Olivier Dassault does not follow the paths of knowledge. His discoveries are not an outcome of calculation, but belong to the realm of feeling. He welcomes chance in the way children play with a kaleidoscope. Let us remember that the first experiments with “abstract” photography by Alvin Langdon Coburn in 1910 involved a kaleidoscope and were contemporary with Kandinsky’s earliest abstract paintings. I have used the word “abstract” which I do not like because to me it does not mean anything. Descartes already showed that all drawings and paintings are in some sense abstract: there are only marks and lines. Seeing things in them will always only be an interpretation.
The artist circumvents interpretation and heads directly to form. “I want to paint the virginity of the world” said Cezanne. Still, when speaking about art, and in particular about photography, we sadly tend to talk of other things, forgetting that in fact it is mainly about forms and colours.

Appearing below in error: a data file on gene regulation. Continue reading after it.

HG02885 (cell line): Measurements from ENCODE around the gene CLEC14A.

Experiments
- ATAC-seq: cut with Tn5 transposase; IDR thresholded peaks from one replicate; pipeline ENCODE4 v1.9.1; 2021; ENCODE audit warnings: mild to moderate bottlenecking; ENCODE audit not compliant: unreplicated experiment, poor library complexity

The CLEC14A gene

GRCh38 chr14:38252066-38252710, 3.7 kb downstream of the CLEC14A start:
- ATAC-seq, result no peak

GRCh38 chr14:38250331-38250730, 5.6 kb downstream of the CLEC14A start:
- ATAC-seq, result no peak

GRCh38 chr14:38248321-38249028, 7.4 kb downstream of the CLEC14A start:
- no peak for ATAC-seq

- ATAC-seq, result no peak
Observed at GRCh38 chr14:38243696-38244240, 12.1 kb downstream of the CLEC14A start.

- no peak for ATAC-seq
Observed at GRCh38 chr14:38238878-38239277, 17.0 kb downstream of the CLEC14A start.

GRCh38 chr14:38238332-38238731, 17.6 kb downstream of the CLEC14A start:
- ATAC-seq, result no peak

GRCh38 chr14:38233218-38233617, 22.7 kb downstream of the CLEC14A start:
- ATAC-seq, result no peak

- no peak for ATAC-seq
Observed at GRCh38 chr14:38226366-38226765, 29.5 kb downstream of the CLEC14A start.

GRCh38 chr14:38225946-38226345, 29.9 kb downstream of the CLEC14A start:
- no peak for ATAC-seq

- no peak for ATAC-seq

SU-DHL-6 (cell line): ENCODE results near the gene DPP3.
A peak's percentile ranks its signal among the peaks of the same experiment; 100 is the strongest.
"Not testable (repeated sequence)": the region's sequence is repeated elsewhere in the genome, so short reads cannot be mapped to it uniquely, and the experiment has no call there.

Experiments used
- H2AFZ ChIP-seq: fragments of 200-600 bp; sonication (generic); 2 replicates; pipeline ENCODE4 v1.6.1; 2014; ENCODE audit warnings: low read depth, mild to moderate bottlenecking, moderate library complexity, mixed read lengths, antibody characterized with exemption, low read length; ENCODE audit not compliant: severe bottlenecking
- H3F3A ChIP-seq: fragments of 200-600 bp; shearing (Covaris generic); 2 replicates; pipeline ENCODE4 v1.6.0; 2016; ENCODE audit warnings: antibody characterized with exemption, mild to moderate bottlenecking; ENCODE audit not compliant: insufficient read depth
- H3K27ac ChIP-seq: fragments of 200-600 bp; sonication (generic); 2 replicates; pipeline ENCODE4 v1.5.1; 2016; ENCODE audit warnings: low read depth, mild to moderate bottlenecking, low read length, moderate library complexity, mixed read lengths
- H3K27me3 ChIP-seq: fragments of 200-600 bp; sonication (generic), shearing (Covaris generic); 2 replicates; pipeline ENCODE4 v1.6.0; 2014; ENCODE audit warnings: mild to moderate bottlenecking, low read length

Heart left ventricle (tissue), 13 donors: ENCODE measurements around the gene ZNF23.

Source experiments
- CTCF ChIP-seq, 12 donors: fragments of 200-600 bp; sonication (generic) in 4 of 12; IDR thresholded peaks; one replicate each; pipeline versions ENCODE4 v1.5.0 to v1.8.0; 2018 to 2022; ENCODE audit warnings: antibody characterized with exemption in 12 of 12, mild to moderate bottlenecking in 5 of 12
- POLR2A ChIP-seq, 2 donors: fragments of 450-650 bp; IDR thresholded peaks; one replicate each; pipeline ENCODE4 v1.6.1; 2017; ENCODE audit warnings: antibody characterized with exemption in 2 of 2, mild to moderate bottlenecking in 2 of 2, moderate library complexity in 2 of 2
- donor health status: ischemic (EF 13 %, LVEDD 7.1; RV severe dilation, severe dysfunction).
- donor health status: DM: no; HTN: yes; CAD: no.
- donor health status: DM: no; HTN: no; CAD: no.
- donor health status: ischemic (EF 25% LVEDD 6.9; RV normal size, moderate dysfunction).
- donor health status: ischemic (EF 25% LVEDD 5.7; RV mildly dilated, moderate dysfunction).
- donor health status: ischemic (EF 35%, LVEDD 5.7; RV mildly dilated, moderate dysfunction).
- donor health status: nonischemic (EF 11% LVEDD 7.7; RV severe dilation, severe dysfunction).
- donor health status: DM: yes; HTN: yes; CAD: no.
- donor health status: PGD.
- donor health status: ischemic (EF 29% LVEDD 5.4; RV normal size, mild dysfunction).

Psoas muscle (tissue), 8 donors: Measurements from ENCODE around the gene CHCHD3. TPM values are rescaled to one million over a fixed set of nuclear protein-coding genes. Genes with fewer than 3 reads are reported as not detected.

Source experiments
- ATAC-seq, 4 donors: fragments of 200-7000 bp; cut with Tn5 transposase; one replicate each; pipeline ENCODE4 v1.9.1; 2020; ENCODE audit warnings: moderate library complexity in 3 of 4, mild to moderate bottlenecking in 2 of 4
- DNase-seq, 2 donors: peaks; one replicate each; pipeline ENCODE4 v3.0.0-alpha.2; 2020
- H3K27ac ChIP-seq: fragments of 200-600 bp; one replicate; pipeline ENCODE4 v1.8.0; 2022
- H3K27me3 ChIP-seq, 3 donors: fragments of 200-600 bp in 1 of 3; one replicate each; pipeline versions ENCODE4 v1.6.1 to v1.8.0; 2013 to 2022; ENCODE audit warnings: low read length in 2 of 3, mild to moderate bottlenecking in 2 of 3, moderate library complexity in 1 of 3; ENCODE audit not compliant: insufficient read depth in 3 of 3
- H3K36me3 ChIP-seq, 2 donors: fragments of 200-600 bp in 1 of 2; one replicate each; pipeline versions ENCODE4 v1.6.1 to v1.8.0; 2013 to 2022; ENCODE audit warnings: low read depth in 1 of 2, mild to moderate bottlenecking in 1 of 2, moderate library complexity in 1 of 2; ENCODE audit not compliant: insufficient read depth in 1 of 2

Thus, as I contemplate these images I feel drawn to the immense field of science. It is indeed a tempting path. The images of Oris or Big Bang make me want to speak about the infinitely great and the infinitely small: of things one sees through microscopes, telescopes, bubble chambers. But that is not what they are about. We are dealing not with the music of the spheres but with free artistic creation. A philosopher might evoke their common origin across time and space, echoing infinity. However, I am not a philosopher, I am a spectator. Here, vibration can be the only point in common between clairvoyance and knowledge. Constant work on vibration, which pervades these works, connects the scientist’s research and the artist’s sensitivity.